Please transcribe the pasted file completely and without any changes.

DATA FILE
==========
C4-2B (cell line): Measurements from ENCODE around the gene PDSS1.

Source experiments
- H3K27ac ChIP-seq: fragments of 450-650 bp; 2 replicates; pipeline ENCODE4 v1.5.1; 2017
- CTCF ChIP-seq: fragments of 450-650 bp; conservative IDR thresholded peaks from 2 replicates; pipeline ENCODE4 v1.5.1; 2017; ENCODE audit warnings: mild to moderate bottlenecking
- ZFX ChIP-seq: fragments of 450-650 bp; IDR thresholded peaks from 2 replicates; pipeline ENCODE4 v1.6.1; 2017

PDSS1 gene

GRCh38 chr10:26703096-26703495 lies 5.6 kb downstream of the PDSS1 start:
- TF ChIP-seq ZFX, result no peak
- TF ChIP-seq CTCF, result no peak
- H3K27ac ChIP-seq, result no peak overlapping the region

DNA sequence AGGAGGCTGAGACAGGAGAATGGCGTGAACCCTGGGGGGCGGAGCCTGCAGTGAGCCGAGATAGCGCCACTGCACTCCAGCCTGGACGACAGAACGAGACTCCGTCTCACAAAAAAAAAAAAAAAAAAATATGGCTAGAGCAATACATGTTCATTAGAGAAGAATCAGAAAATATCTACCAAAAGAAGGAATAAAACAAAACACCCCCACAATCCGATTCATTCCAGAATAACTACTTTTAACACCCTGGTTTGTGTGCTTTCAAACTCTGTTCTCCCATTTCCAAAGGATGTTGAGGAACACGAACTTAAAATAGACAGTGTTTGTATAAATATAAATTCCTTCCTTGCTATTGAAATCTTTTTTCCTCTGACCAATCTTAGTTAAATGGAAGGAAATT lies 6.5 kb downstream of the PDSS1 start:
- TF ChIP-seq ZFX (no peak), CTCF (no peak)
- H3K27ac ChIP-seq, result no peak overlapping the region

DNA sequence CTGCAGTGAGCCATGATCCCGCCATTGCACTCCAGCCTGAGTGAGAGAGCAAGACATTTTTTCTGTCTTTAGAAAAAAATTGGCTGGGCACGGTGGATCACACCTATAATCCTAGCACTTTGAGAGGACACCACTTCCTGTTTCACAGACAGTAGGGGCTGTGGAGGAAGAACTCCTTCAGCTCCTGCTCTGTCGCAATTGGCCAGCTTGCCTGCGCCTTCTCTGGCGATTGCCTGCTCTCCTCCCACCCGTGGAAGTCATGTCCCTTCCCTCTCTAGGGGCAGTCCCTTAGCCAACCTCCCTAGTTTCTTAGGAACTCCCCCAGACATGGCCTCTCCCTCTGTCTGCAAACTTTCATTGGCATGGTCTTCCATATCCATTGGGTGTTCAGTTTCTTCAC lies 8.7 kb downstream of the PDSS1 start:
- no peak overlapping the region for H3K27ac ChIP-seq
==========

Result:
C4-2B (cell line): Measurements from ENCODE around the gene PDSS1.

Source experiments
- H3K27ac ChIP-seq: fragments of 450-650 bp; 2 replicates; pipeline ENCODE4 v1.5.1; 2017
- CTCF ChIP-seq: fragments of 450-650 bp; conservative IDR thresholded peaks from 2 replicates; pipeline ENCODE4 v1.5.1; 2017; ENCODE audit warnings: mild to moderate bottlenecking
- ZFX ChIP-seq: fragments of 450-650 bp; IDR thresholded peaks from 2 replicates; pipeline ENCODE4 v1.6.1; 2017

PDSS1 gene

GRCh38 chr10:26703096-26703495 lies 5.6 kb downstream of the PDSS1 start:
- TF ChIP-seq ZFX, result no peak
- TF ChIP-seq CTCF, result no peak
- H3K27ac ChIP-seq, result no peak overlapping the region

DNA sequence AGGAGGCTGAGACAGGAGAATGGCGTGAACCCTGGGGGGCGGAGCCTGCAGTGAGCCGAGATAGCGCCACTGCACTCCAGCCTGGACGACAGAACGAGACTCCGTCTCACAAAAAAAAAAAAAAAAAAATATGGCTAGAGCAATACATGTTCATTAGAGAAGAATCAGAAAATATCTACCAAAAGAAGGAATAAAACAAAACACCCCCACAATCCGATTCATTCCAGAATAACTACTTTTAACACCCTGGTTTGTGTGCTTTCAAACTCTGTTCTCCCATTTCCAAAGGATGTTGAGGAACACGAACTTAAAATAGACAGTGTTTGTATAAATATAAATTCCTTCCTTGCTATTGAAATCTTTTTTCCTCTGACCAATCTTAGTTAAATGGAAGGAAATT lies 6.5 kb downstream of the PDSS1 start:
- TF ChIP-seq ZFX (no peak), CTCF (no peak)
- H3K27ac ChIP-seq, result no peak overlapping the region

DNA sequence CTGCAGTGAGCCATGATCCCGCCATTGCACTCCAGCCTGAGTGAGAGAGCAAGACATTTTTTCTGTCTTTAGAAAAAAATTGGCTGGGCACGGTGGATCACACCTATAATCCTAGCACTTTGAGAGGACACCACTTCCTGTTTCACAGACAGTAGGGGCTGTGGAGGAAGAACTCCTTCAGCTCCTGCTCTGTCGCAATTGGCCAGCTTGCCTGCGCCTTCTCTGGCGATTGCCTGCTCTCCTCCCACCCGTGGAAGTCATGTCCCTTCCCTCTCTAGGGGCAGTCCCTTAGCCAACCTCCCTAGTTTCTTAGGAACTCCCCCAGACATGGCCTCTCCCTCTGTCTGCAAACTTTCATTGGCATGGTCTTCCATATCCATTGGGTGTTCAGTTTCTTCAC lies 8.7 kb downstream of the PDSS1 start:
- no peak overlapping the region for H3K27ac ChIP-seq